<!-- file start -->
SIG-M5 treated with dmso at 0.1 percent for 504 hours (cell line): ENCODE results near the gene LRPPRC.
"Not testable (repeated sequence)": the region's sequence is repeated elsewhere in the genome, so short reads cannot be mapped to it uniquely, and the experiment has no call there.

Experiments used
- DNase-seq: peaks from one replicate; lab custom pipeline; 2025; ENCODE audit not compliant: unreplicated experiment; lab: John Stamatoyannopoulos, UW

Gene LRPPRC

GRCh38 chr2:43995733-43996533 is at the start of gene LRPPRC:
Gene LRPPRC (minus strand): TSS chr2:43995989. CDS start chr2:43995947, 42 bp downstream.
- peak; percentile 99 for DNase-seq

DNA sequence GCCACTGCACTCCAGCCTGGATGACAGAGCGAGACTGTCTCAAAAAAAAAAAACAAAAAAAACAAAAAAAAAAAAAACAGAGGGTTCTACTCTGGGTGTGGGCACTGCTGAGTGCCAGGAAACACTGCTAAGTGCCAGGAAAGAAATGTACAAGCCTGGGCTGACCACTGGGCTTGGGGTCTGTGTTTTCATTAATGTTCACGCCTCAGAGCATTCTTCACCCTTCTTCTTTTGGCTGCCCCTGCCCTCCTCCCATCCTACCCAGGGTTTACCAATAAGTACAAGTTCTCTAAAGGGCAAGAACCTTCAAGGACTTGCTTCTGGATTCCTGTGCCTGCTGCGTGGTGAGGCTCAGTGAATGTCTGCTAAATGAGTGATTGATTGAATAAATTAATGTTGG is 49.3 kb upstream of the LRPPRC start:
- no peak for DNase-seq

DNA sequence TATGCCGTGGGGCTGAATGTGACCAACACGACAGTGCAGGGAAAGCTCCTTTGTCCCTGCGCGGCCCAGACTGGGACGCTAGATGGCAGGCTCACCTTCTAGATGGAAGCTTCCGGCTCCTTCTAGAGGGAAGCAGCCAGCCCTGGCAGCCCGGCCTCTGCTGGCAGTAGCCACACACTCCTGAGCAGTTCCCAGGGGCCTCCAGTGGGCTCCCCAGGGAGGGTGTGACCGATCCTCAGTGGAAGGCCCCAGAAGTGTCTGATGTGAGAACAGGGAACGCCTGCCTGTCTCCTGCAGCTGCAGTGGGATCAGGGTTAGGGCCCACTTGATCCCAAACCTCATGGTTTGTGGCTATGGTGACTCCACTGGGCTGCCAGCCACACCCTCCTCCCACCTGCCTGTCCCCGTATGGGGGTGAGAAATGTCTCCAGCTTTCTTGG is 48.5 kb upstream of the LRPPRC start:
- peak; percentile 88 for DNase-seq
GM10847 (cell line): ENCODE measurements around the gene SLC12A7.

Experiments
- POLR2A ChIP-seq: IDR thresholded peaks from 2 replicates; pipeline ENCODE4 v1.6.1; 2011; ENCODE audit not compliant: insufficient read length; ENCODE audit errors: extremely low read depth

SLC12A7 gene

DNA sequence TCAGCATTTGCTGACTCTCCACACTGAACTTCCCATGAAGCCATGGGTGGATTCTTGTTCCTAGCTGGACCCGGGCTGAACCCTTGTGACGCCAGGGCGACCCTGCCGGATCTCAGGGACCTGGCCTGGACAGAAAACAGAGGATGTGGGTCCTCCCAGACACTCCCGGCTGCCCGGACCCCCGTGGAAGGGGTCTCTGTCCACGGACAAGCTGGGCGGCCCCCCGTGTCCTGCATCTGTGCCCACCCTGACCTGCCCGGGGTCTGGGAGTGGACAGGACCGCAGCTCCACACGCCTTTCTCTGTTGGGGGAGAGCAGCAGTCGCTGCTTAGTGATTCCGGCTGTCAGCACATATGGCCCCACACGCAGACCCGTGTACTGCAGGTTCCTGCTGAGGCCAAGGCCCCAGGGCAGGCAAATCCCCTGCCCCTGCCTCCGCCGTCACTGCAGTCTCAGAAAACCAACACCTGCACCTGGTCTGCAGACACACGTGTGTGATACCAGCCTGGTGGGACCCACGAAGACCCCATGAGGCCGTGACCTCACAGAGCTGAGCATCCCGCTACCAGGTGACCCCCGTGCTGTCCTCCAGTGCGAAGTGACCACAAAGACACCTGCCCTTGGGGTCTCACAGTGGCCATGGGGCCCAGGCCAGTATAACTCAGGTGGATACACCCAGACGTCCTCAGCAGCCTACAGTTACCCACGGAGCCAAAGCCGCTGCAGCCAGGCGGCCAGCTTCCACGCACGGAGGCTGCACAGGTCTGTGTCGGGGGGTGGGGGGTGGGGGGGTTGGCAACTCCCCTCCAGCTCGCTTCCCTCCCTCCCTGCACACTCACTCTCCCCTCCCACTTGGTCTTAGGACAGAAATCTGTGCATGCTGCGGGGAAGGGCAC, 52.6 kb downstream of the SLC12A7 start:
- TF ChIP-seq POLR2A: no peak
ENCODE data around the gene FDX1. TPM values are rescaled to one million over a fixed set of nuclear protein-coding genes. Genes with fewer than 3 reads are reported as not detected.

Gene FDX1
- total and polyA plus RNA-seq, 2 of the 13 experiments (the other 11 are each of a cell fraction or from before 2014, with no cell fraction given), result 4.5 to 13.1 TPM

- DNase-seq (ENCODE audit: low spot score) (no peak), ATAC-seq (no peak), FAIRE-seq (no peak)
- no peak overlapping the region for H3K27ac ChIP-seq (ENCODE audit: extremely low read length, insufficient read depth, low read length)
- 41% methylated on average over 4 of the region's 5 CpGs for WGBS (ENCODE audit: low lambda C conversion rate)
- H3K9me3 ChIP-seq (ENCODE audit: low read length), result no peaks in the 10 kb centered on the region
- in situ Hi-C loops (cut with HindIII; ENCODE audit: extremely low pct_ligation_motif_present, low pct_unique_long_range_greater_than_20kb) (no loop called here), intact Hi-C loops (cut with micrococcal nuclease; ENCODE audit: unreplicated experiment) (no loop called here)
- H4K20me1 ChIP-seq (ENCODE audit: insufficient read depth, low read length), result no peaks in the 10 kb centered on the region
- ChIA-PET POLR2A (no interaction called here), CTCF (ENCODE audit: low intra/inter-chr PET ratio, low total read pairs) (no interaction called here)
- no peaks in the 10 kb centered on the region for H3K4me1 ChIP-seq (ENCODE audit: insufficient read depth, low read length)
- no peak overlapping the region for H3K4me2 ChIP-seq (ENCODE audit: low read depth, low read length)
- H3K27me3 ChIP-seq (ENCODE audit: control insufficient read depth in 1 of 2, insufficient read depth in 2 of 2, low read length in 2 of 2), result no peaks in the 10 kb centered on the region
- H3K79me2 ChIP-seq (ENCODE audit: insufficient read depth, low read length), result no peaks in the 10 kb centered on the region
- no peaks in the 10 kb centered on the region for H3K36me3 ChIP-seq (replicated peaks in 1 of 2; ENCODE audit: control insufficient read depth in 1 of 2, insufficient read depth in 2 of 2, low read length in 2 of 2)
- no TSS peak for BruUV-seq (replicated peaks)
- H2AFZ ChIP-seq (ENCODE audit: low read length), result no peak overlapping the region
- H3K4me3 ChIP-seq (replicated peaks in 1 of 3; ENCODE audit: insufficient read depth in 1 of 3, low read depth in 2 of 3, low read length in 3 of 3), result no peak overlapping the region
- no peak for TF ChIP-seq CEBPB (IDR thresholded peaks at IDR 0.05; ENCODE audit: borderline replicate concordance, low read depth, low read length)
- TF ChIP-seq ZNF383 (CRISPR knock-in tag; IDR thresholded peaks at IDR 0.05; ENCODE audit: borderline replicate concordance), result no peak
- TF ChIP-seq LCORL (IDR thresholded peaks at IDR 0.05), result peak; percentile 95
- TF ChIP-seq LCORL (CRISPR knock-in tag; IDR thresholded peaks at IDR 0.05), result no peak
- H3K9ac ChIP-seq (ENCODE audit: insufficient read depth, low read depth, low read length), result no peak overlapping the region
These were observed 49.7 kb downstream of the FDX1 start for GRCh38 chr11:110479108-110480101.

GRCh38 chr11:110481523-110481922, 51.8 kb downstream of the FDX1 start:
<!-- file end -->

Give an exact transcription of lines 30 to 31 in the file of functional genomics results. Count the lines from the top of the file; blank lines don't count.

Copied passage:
- no peak overlapping the region for H3K4me2 ChIP-seq (ENCODE audit: low read depth, low read length)
- H3K27me3 ChIP-seq (ENCODE audit: control insufficient read depth in 1 of 2, insufficient read depth in 2 of 2, low read length in 2 of 2), result no peaks in the 10 kb centered on the region